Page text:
If I Die In A Combat Zone

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If I Die in a Combat Zone tells the personal story of author Tim O’Brien’s experiences as a soldier in the Vietnam War. The novel not only focuses on the daily events from face to face combat to hiding in fox holes, but it also follows O’Brien’s thought process from the moment he was drafted on. In If I Die in a Combat Zone, author Tim O’Brien argued that the Vietnam War was not only devastating in the physical effects but also in the mental effects it had on those fighting through his depictions of day to day events, how the soldier’s reaction to these events evolve, and soldier’s experiences of battling an internal struggle of right v. wrong.
O’Brien demonstrates both the physical and mental effects the Vietnam war had on its soldiers through
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wrong he experiences during his time as a member of the military. From the moment he is drafted, O’Brien is against the war. He knows it is his duty to go to the Vietnam and fight for his country, but at the same time he makes obscene posters in his basement declaring the war, the draft, and his town with their support are evil (pg. 20). While talking to a Chaplain O’Brien reveals his true problem with war is not one of fighting, but one of fear and intellect and being considered a hero (pg. 56). At basic training, he participated with one hundred percent from crawling under wire to chanting along with his fellow soldiers to convince himself that he is doing the right thing. At night, however, his thoughts overtook him and plans for an escape filled his head. He had papers prepared along with a bus ticket for Canada ready. Once the opportunity came for him to escape, the thought of his country needing him to fight for them outweighed the thought of him needing to escape the evils he was participating in and he returned to basic training (pg. 67). O’Brien knew that this required courage and courage was more than just accepting the call to serve and facing the possibility of death, it was serving with his whole heart every second of his deployment (pg. 141). Yet, part of him still fought to go home, away from the …show more content…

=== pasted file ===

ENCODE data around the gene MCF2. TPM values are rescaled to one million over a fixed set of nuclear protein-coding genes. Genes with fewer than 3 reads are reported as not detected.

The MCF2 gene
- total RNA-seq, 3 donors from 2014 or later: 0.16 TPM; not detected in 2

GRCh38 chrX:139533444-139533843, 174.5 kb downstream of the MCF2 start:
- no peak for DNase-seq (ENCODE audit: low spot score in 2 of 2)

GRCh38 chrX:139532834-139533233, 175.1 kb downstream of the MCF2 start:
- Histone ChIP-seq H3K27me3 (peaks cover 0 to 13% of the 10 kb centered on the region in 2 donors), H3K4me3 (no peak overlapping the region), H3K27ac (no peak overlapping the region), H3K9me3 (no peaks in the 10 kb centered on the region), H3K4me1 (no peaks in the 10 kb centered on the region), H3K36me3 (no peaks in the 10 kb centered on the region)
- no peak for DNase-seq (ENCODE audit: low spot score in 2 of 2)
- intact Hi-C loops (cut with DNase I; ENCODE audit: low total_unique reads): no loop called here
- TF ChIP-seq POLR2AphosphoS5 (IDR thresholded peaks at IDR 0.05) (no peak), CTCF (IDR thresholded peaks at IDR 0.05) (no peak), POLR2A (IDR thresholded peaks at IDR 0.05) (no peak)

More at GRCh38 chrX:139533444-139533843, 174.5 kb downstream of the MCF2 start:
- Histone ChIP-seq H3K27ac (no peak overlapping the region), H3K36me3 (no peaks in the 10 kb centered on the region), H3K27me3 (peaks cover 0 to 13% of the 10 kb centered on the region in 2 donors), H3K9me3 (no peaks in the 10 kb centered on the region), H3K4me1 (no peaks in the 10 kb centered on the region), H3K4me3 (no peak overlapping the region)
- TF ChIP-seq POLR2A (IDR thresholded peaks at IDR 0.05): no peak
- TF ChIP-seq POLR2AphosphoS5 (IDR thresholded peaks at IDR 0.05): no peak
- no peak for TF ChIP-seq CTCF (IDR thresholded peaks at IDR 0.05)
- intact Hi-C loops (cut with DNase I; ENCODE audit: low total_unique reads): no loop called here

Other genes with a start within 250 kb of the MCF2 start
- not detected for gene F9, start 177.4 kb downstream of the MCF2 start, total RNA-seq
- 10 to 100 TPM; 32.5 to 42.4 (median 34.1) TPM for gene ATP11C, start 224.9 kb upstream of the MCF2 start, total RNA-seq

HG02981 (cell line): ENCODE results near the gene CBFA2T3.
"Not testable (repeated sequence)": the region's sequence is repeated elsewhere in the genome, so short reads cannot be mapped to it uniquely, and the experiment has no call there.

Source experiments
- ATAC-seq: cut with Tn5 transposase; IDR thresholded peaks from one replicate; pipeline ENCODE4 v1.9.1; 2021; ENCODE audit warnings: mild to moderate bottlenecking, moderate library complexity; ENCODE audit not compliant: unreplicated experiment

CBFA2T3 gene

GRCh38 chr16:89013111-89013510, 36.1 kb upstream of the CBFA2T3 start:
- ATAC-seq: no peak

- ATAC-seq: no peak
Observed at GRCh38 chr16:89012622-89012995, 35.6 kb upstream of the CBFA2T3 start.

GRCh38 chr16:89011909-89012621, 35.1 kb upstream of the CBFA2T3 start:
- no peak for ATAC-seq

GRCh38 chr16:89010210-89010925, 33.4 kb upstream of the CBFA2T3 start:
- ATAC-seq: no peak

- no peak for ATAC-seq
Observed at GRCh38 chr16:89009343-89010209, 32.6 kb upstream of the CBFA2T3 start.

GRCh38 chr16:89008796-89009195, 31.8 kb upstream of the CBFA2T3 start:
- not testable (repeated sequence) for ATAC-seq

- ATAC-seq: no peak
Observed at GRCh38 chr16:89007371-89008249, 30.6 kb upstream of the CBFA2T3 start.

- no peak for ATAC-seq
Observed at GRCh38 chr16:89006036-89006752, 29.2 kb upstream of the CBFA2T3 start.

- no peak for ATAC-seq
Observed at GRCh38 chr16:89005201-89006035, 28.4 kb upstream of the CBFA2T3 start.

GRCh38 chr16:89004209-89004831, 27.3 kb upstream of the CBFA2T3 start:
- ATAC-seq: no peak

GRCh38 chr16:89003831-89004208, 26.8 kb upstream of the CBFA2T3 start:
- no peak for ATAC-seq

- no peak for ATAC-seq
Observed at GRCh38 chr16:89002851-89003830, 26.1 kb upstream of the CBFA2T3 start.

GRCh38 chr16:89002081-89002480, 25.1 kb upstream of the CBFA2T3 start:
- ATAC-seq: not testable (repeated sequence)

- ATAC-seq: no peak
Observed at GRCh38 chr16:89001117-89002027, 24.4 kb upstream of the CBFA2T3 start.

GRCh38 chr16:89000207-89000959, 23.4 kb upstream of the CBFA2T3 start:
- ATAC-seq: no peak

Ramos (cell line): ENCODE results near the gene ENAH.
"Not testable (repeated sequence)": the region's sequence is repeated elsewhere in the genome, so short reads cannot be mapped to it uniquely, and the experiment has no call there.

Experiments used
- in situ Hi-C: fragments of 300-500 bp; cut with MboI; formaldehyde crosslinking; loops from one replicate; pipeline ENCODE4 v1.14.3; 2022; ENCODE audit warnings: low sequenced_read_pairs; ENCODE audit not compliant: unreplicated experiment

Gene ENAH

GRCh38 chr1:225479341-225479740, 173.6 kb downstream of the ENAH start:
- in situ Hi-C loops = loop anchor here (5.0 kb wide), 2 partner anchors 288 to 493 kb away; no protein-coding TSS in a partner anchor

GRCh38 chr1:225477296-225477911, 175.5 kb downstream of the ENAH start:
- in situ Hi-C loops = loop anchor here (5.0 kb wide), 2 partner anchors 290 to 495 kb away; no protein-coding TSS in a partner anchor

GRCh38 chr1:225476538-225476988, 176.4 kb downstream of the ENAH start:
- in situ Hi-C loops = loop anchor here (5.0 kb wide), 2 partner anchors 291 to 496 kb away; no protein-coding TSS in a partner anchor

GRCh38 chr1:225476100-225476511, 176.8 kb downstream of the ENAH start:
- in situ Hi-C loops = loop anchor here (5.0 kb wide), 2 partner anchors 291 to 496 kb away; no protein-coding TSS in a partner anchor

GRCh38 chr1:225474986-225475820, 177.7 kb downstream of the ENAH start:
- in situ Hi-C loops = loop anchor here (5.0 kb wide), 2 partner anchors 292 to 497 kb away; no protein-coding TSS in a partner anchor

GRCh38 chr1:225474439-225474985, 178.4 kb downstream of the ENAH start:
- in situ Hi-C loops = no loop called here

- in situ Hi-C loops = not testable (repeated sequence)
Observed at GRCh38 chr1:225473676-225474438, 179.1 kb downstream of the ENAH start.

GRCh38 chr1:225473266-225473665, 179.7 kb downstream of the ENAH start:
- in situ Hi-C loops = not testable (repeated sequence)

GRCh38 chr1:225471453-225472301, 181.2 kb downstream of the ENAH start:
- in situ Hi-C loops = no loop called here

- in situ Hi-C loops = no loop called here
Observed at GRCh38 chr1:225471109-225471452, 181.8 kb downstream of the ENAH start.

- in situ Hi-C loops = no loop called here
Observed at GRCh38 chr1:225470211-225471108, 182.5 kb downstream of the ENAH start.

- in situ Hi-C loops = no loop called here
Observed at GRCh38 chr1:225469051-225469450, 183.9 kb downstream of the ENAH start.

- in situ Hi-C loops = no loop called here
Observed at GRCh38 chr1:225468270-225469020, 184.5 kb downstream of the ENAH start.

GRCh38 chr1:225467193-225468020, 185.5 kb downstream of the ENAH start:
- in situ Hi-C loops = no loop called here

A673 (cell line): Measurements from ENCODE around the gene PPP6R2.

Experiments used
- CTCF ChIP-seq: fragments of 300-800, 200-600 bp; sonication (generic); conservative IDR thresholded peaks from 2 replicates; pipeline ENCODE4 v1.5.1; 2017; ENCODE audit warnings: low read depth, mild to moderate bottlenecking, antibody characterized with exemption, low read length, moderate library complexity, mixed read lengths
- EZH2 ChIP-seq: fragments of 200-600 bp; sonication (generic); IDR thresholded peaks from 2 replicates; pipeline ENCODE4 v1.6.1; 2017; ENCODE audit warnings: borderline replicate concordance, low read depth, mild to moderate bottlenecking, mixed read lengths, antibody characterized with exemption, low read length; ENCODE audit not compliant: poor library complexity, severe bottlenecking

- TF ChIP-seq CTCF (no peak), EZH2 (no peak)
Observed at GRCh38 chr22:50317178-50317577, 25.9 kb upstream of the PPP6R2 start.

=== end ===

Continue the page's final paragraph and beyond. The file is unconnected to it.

O’Brien writes of the daily activities and hardships he faced during his service, and allows the reader to follow his most intimate feelings and thoughts. The book’s argument made by Tim O’Brien is that the soldiers in the Vietnam War were not only physically impacted by their experiences, but also mentally impacted shown through his thorough descriptions of events, evolution of thoughts, and internal battles faced between the idea of right v.

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